When I try to help people develop mental models of professional development, I ask them to imagine teachers in a professional setting, sitting around a conference table, student work before them and student performance data on the walls, and refreshments to keep the energy high.
I ask them to imagine one of the teachers calling the learning team into session. Beginning with a "check in," each participant declares how the day is going and what he or she hopes to accomplish at this session. The teacher facilitator reminds the members where they are in the cycle of continuous improvement and the work before them for the day.
These professional development sessions are characterized by teachers who share collective responsibility for the success of their students, view job-embedded professional learning as a professional responsibility, and improve their practice and student outcomes on a daily basis.
After hearing the description, most people are ready to get on board. They see this model as much more helpful in meeting the daily challenges of teaching and learning than the professional development they are used to. And yet they are skeptical. The first comment is typically, "we could never find the time to do this at our school."
And my answer is - you can't afford not to find the time.
Fortunately, emerging research and best practices of schools are demonstrating that extending the school day benefits both teachers and students. And there are multiple ways to achieve this.
The National Center on Time and Learning advocates expanding learning time to improve student achievement and enable a well-rounded education. In its most recent report report, Time Well Spent: Eight Powerful Practices of Successful, Expanded-Time Schools, NCTL outlines specific practices that can lead to dramatic increases in student achievement and preparation for success in college and the workforce. Time Well Spent offers an in-depth examination of 30 expanded-time schools serving high-poverty populations with impressive track records of student success, and demonstrates how these schools leverage their additional time in order to implement other critical reforms.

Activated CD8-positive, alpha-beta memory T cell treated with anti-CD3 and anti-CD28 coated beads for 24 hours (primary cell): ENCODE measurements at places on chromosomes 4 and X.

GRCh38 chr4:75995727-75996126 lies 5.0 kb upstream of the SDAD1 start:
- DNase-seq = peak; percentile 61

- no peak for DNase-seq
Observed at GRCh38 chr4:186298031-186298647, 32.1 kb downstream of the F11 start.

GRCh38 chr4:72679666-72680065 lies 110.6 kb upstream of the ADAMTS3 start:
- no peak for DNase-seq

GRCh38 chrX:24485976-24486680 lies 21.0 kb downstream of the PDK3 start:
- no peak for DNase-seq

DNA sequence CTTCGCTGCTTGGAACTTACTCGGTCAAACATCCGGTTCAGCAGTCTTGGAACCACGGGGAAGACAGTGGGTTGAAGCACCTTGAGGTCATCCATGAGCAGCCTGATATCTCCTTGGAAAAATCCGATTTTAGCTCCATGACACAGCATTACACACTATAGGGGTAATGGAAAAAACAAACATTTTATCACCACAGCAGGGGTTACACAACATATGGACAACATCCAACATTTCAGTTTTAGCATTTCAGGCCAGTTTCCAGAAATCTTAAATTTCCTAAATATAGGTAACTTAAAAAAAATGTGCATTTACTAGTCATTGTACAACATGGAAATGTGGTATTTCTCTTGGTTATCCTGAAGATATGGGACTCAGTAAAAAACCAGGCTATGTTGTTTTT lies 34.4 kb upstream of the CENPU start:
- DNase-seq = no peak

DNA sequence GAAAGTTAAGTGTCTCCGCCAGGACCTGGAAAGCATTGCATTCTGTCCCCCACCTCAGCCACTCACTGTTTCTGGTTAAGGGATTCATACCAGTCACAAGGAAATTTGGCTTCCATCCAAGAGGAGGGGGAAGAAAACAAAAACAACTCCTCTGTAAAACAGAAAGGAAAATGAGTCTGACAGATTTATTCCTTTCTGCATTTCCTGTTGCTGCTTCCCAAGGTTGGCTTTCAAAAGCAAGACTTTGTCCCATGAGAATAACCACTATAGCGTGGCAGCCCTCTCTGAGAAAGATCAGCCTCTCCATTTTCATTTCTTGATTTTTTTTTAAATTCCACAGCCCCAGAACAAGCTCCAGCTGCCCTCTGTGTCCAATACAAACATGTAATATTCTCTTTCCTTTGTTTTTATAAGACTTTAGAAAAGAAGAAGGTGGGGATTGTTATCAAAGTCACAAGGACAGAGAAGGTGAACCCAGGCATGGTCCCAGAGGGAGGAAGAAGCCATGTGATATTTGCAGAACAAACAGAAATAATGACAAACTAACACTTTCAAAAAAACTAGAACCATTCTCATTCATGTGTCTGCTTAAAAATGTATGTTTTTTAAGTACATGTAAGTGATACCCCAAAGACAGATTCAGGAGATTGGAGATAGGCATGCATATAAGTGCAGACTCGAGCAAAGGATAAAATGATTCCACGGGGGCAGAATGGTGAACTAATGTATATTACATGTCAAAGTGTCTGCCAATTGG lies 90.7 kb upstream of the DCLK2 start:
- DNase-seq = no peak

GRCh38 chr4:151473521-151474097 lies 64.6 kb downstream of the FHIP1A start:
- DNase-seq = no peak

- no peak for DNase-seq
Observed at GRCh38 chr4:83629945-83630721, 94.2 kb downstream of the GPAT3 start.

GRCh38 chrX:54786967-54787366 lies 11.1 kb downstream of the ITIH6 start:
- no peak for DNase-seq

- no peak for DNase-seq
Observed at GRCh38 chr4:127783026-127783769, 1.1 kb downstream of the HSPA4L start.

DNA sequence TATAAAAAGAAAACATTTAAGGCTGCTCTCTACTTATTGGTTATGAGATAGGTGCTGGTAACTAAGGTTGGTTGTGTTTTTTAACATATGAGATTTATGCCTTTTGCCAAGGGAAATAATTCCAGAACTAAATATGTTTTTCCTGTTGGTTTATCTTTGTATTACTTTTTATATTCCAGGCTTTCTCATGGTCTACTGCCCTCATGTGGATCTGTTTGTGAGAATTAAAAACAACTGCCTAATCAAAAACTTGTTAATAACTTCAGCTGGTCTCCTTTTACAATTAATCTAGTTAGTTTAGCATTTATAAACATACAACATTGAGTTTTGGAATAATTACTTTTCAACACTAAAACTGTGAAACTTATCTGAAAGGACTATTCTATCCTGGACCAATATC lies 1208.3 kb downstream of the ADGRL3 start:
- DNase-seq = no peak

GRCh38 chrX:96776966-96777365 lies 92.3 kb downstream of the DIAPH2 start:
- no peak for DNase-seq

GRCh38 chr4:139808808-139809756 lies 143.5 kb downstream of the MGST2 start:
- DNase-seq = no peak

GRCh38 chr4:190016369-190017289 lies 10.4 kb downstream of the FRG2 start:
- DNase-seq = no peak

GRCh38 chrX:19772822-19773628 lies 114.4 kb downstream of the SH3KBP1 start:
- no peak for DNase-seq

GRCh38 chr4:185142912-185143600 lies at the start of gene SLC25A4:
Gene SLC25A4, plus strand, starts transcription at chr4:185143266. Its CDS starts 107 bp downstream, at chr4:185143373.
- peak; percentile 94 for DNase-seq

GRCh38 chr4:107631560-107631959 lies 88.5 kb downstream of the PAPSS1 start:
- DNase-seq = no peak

What stands out for me is that the teachers in these schools prioritized their learning and collaboration time to achieve significant results for their students. "With more time," the report states, "these schools engage teachers in the significant work of analyzing student data, strategizing on common instructional practices, and honing their skills in the classroom."
Obviously not all high achieving schools used expanded time as a core strategy, but the growing database offered by the NCTL demonstrates that for those interested, options exist. The example schools in the report provide insightful answers to three questions: How did they find the time, how did they use the time, and how has the time impacted your results?
This report can provide the impetus for powerful conversations in schools serious about extending time to achieve results. Hopefully, for many schools, these powerful conversations will lead to powerful results.
Executive Director, Learning Forward